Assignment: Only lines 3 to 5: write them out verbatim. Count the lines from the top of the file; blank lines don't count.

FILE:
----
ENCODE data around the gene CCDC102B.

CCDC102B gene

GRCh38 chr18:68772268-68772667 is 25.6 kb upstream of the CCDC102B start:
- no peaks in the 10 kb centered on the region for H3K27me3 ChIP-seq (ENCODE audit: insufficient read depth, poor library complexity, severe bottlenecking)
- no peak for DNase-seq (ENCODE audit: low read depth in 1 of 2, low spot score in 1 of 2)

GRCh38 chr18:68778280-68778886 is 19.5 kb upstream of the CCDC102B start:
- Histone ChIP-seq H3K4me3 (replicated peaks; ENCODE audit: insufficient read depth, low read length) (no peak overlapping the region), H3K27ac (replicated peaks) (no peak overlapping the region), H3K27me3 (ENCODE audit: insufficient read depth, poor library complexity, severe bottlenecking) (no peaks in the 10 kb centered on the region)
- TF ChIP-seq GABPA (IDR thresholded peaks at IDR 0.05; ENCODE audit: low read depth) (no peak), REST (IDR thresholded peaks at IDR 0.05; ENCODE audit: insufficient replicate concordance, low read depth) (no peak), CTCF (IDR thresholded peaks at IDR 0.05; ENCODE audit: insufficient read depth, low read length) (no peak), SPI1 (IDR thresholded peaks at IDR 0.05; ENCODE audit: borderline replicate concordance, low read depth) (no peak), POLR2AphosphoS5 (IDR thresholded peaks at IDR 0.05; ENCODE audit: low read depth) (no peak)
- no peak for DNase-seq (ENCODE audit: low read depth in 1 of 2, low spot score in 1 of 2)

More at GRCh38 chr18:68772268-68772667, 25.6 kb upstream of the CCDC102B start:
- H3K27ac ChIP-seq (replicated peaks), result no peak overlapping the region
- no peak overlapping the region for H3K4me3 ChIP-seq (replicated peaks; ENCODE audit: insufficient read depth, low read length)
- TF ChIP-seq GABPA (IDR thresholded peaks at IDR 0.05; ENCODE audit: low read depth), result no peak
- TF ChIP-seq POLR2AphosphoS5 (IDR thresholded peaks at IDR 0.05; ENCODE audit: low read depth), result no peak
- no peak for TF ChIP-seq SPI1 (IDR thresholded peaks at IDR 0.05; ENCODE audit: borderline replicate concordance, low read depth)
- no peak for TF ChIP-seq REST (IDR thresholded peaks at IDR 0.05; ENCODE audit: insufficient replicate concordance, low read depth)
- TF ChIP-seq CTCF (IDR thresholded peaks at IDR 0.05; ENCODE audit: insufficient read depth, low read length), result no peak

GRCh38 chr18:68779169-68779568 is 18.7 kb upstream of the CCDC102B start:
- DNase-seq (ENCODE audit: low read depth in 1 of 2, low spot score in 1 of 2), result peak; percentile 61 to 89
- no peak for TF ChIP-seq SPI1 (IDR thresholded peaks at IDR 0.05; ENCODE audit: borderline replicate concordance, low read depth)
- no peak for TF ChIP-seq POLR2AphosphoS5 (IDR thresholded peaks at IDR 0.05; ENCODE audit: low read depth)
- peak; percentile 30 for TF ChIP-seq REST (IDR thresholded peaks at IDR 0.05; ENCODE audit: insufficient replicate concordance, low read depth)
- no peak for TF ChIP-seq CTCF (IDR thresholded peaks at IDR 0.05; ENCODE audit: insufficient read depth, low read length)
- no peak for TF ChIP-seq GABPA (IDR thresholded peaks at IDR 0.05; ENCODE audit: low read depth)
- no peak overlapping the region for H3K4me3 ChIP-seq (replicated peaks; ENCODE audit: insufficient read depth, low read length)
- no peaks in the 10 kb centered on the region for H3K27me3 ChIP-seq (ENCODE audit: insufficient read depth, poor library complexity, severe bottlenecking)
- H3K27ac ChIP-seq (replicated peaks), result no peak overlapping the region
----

GRCh38 chr18:68772268-68772667 is 25.6 kb upstream of the CCDC102B start:
- no peaks in the 10 kb centered on the region for H3K27me3 ChIP-seq (ENCODE audit: insufficient read depth, poor library complexity, severe bottlenecking)
- no peak for DNase-seq (ENCODE audit: low read depth in 1 of 2, low spot score in 1 of 2)